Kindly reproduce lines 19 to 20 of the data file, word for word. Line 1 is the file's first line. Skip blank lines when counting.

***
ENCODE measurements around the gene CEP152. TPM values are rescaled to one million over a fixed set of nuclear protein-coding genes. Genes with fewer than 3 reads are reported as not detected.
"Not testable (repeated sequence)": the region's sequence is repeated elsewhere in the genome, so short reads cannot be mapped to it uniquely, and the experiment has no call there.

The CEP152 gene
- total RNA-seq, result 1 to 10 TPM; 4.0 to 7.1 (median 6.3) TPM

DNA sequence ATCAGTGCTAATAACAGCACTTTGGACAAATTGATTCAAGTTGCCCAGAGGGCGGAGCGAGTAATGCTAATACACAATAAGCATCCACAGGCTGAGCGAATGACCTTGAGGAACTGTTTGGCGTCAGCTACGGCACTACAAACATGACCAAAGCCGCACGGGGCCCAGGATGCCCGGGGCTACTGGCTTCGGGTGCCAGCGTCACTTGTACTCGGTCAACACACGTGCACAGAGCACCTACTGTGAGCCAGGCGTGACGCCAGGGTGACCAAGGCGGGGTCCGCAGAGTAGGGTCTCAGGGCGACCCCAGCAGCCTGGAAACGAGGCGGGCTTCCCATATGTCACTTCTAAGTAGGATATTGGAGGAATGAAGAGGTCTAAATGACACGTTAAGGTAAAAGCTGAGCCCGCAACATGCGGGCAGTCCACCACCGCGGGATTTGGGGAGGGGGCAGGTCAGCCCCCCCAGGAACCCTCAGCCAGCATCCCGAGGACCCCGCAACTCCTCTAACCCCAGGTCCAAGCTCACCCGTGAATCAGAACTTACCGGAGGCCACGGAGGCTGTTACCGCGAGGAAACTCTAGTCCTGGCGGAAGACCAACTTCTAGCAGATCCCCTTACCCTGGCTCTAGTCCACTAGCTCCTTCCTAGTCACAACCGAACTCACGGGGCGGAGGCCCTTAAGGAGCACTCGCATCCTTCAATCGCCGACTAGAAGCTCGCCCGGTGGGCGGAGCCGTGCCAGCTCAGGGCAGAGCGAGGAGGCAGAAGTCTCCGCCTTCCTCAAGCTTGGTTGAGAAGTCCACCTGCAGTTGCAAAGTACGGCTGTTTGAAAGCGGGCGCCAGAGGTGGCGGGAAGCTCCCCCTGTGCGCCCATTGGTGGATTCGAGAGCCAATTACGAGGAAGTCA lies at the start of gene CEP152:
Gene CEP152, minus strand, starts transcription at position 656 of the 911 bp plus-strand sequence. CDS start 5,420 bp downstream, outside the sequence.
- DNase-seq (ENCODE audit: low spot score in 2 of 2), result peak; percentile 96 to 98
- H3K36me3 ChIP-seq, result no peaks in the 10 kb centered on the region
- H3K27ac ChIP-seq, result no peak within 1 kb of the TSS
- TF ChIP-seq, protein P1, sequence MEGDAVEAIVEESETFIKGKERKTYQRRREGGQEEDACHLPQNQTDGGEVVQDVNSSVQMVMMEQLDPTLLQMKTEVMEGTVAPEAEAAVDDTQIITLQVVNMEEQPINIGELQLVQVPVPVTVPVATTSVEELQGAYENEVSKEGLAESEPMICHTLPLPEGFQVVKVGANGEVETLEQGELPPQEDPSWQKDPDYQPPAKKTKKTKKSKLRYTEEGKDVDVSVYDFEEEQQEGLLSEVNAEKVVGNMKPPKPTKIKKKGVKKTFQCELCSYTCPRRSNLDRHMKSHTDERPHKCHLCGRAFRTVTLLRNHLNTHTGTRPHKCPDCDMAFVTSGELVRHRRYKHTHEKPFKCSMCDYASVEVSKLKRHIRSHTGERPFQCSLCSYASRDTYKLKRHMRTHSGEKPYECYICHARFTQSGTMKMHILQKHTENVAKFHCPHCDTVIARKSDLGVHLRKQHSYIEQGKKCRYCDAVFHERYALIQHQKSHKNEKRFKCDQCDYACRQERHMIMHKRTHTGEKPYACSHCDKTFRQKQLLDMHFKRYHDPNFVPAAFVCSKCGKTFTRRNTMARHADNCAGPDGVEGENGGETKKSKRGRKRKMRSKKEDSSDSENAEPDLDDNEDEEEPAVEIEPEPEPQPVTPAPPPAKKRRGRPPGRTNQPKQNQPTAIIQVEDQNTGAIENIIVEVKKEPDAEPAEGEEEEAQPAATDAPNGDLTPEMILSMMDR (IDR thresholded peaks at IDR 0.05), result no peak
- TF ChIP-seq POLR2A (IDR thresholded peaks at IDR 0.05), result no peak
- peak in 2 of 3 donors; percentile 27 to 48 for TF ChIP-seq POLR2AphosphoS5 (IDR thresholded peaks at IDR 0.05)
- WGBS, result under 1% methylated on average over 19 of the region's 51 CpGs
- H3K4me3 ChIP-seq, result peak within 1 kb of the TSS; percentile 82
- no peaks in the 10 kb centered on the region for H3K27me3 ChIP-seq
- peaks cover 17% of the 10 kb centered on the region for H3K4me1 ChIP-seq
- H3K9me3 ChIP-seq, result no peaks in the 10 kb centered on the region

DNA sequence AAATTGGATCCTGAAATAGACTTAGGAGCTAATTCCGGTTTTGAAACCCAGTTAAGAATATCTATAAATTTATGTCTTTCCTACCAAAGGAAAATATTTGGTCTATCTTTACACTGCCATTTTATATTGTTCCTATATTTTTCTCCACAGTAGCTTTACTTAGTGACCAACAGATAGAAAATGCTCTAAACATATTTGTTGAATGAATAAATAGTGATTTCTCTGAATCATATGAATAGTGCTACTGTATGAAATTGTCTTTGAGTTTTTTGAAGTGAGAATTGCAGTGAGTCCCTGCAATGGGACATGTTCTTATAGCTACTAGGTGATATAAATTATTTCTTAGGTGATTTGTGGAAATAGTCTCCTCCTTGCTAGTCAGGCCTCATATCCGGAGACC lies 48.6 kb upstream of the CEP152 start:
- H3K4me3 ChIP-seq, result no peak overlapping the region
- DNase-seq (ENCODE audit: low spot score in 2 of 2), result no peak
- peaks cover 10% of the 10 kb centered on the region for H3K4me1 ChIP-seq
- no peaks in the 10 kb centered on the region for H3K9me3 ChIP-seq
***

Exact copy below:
- H3K4me3 ChIP-seq, result no peak overlapping the region
- DNase-seq (ENCODE audit: low spot score in 2 of 2), result no peak